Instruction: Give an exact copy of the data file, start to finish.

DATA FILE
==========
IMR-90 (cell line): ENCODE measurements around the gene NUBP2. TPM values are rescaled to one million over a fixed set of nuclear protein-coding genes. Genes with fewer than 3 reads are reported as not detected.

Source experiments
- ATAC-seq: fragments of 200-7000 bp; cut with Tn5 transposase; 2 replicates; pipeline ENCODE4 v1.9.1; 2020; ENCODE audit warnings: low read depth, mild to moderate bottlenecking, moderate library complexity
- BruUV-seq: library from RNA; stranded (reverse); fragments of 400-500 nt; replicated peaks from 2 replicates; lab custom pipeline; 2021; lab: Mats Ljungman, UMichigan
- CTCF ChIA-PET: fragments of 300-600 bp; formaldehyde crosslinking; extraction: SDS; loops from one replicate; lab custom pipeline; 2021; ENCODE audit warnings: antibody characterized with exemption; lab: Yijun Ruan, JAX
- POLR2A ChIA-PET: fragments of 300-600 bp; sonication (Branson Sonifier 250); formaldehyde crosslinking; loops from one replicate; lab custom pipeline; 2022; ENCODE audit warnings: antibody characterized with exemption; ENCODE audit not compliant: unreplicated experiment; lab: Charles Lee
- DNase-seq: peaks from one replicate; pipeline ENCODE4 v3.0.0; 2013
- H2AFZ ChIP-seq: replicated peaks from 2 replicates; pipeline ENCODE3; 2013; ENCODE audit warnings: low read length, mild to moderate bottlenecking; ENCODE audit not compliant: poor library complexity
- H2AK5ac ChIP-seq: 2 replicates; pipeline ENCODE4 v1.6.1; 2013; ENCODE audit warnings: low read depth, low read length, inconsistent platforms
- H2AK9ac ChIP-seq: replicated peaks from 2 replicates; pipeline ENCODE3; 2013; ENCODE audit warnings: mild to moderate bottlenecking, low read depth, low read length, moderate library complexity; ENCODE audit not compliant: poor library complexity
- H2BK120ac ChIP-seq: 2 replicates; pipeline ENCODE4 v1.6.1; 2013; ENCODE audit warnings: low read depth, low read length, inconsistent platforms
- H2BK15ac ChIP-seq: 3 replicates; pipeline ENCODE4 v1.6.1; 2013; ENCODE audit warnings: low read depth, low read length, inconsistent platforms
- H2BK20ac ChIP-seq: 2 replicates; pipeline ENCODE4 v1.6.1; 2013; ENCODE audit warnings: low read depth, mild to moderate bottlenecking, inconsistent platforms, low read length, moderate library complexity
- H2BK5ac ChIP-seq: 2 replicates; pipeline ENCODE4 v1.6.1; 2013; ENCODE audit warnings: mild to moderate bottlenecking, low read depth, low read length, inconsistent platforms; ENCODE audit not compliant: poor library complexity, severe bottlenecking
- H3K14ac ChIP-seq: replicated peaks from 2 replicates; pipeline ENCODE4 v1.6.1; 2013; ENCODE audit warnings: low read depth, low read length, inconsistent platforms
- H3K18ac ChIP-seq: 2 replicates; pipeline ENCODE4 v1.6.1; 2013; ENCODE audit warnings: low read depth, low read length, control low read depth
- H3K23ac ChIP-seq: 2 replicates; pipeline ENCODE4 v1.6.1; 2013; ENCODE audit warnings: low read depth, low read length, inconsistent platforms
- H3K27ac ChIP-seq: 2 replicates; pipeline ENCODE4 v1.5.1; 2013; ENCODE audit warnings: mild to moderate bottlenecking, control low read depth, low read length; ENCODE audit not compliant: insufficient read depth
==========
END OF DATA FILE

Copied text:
IMR-90 (cell line): ENCODE measurements around the gene NUBP2. TPM values are rescaled to one million over a fixed set of nuclear protein-coding genes. Genes with fewer than 3 reads are reported as not detected.

Source experiments
- ATAC-seq: fragments of 200-7000 bp; cut with Tn5 transposase; 2 replicates; pipeline ENCODE4 v1.9.1; 2020; ENCODE audit warnings: low read depth, mild to moderate bottlenecking, moderate library complexity
- BruUV-seq: library from RNA; stranded (reverse); fragments of 400-500 nt; replicated peaks from 2 replicates; lab custom pipeline; 2021; lab: Mats Ljungman, UMichigan
- CTCF ChIA-PET: fragments of 300-600 bp; formaldehyde crosslinking; extraction: SDS; loops from one replicate; lab custom pipeline; 2021; ENCODE audit warnings: antibody characterized with exemption; lab: Yijun Ruan, JAX
- POLR2A ChIA-PET: fragments of 300-600 bp; sonication (Branson Sonifier 250); formaldehyde crosslinking; loops from one replicate; lab custom pipeline; 2022; ENCODE audit warnings: antibody characterized with exemption; ENCODE audit not compliant: unreplicated experiment; lab: Charles Lee
- DNase-seq: peaks from one replicate; pipeline ENCODE4 v3.0.0; 2013
- H2AFZ ChIP-seq: replicated peaks from 2 replicates; pipeline ENCODE3; 2013; ENCODE audit warnings: low read length, mild to moderate bottlenecking; ENCODE audit not compliant: poor library complexity
- H2AK5ac ChIP-seq: 2 replicates; pipeline ENCODE4 v1.6.1; 2013; ENCODE audit warnings: low read depth, low read length, inconsistent platforms
- H2AK9ac ChIP-seq: replicated peaks from 2 replicates; pipeline ENCODE3; 2013; ENCODE audit warnings: mild to moderate bottlenecking, low read depth, low read length, moderate library complexity; ENCODE audit not compliant: poor library complexity
- H2BK120ac ChIP-seq: 2 replicates; pipeline ENCODE4 v1.6.1; 2013; ENCODE audit warnings: low read depth, low read length, inconsistent platforms
- H2BK15ac ChIP-seq: 3 replicates; pipeline ENCODE4 v1.6.1; 2013; ENCODE audit warnings: low read depth, low read length, inconsistent platforms
- H2BK20ac ChIP-seq: 2 replicates; pipeline ENCODE4 v1.6.1; 2013; ENCODE audit warnings: low read depth, mild to moderate bottlenecking, inconsistent platforms, low read length, moderate library complexity
- H2BK5ac ChIP-seq: 2 replicates; pipeline ENCODE4 v1.6.1; 2013; ENCODE audit warnings: mild to moderate bottlenecking, low read depth, low read length, inconsistent platforms; ENCODE audit not compliant: poor library complexity, severe bottlenecking
- H3K14ac ChIP-seq: replicated peaks from 2 replicates; pipeline ENCODE4 v1.6.1; 2013; ENCODE audit warnings: low read depth, low read length, inconsistent platforms
- H3K18ac ChIP-seq: 2 replicates; pipeline ENCODE4 v1.6.1; 2013; ENCODE audit warnings: low read depth, low read length, control low read depth
- H3K23ac ChIP-seq: 2 replicates; pipeline ENCODE4 v1.6.1; 2013; ENCODE audit warnings: low read depth, low read length, inconsistent platforms
- H3K27ac ChIP-seq: 2 replicates; pipeline ENCODE4 v1.5.1; 2013; ENCODE audit warnings: mild to moderate bottlenecking, control low read depth, low read length; ENCODE audit not compliant: insufficient read depth